At the beginning of the new year, Alberta plans to buy rail cars to transport an additional 120,000 barrels of oil per day from the province, as she believes it needs to cut production to reduce oversupply, which led to prices for Western Canadian oil prices, basement levels.
Premier Rachel Notley is under pressure to find alternatives for delivering Alberta oil due to the lack of power in the pipelines. In addition to increasing the volume of rail wagons, she is considering providing incentives, including interruptions in future royalty payments, to companies that are willing to cut production now. She even looks at mandatory production cuts across the industry. Such measures will lead to a reduction in supply in order to increase the market price of oil.
In her speech in Ottawa on Wednesday, Ms. Notley called on the federal government to support the progress of her government in buying raw cars and locomotives, but said that the province would act on its own, if necessary, and would be close to concluding such a deal. According to her, oil trains will eventually add 120,000 barrels per day of export, surpassing the current 350,000 barrels per day of existing rail capacity.
“For investments, this matters, not only from the most immediate point of view, but also as a hedge against further pipeline delays,” said the prime minister. “The federal government should be at the table. From their absence there is no excuse.
Ms. Notley says that the oil price depression is happening because Canada deliberately holds the economy of Alberta and hostages in the economy of Canada, failing to build new pipelines.
In a letter sent nearly three weeks ago, Ms. Notley called on Prime Minister Justin Trudeau to respond with a sense of crisis to the deep decline in oil prices in Alberta and to provide financial support for her plan to buy rail cars.
In response to a question about the request for funding on Wednesday, the Prime Minister’s office sent questions to the Department of Natural Resources. Amarjit Sohey, a spokeswoman for the minister of natural resources, said federal officials are working with colleagues from Alberta to analyze options, including Ms. Notley's proposal on rails, to resolve the crisis. “We are focused on ensuring that every barrel of Alberta’s oil gets the full cost,” Vanessa Adams said in an e-mail statement.
As a result of the lack of pipeline space and the growth of reserves in Alberta, prices for West Canadian oil fell sharply compared to the key North American benchmark of the West Texas Gap (WTI), which fell sharply from the beginning of October to the close of $ 50.30 a barrel. Western Canadian Select – which trades at a discount of $ 41 per barrel in December – showed that Tuesday’s spread dropped to $ 33.50 for the January delivery, according to NetEnergy, a trading company for Calgary. Edmonton light oil, which is usually sold at a small premium to WTI, was sold on Wednesday at a discount of $ 25.25, according to NetEnergy.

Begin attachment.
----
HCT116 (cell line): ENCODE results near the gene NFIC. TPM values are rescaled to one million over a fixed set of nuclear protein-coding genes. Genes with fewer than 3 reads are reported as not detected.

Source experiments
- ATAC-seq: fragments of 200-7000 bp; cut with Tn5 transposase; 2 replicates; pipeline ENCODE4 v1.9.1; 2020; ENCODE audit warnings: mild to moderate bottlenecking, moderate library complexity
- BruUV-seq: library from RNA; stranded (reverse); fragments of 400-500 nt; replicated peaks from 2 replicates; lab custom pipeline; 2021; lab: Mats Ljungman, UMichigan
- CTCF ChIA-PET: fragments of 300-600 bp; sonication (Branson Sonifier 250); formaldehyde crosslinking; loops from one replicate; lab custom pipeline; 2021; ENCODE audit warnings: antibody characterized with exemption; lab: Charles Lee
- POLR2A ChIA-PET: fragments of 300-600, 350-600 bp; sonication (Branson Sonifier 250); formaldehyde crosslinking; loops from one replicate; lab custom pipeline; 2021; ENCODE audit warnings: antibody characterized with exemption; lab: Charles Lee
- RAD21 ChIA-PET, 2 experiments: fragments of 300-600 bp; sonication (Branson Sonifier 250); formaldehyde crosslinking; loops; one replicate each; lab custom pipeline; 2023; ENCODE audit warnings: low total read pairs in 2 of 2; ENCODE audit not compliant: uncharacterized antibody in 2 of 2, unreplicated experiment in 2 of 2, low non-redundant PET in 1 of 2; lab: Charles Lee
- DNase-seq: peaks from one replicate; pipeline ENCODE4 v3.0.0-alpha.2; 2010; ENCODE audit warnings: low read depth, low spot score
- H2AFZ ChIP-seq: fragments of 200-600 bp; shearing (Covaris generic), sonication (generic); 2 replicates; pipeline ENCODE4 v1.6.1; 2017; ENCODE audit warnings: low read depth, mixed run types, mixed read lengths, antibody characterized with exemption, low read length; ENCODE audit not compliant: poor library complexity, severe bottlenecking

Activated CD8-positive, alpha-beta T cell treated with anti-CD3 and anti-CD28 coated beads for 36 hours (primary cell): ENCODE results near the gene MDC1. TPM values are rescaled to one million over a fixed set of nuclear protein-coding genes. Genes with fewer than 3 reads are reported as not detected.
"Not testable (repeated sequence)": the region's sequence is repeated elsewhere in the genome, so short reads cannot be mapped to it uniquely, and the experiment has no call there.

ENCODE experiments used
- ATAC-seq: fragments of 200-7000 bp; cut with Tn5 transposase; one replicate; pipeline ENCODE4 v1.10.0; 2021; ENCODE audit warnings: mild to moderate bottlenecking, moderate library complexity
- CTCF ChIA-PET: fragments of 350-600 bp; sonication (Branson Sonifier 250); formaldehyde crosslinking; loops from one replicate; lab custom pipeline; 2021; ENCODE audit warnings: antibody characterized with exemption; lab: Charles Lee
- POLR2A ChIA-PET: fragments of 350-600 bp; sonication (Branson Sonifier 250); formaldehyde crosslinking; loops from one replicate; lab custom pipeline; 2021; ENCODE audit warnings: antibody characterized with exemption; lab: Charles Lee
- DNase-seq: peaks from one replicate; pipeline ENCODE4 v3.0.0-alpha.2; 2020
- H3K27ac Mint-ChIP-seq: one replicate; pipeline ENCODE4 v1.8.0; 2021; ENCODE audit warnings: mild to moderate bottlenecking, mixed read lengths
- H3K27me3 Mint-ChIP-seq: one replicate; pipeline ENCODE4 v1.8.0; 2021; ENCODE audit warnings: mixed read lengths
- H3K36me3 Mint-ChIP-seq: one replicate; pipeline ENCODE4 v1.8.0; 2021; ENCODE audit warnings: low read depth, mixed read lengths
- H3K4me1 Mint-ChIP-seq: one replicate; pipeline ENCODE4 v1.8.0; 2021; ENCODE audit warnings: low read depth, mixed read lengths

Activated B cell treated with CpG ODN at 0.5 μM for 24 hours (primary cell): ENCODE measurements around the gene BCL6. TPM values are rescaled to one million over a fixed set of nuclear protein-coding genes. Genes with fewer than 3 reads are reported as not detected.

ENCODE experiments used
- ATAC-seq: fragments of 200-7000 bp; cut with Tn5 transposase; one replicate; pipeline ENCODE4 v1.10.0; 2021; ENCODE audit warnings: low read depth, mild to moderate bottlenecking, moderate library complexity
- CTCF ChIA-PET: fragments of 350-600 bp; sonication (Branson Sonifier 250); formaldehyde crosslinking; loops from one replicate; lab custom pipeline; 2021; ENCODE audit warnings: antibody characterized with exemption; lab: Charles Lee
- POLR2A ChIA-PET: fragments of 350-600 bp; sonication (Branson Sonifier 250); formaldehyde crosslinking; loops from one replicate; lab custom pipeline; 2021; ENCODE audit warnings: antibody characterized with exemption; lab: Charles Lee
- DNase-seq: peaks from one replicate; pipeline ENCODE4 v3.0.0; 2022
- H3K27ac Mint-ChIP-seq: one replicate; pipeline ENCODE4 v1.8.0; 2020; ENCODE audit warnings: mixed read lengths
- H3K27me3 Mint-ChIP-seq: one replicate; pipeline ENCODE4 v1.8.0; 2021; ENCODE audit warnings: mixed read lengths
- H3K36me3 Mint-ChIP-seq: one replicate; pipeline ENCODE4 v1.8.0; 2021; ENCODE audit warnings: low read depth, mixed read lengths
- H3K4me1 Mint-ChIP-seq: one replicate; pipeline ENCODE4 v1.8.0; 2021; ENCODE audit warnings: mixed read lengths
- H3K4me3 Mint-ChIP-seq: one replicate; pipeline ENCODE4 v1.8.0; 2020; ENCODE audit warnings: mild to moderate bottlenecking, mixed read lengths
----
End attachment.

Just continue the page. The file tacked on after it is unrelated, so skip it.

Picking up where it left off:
The leader of the United Conservative Party of Alberta, Jason Kenny, raised the heat on Wednesday at the Prime Minister of the New Democratic Party, calling on her government to impose a reduction of 200,000 barrels per day on 13 major producers, freeing small companies from politics. These cuts will exceed the estimated 200,000 barrels per day in cuts already announced by several companies operating in oil sands, including the giant Cenovus Energy.
“I'm a free market conservative,” Mr. Kenny told reporters in Edmonton. “I believe that government intervention in the markets should be avoided, so I was first against the idea of mandatory reductions when it was first placed a few weeks ago. But after extensive consultations, I now believe that action is needed. ”
The Alberta government is still evaluating whether to cut production or create incentives to achieve voluntary cuts. He will announce his plan "within the next week or so," said Ms. Totley. She confirmed that the options include some form of incentive associated with royalty payments, but added that there are many other approaches that are being considered.
“The industry itself is very complex; the players are organized differently, and the consequences for each of them are different, as well as the royalty regime under which they operate, "she said." So we have to look at the whole picture. "
The prime minister argued that additional rail capacity would raise Western Canadian oil prices by $ 4 per barrel and pay for themselves over the next few years before the proposed expansion of Trans Mountain pipeline is completed. And it will serve as insurance against further delays in the pipeline, she said.
In the House of Commons, an opposition opposition party began a medium-level debate on Wednesday evening, saying that the liberal government did not respond to the crisis that spreads from Alberta and affects the economy of the whole country.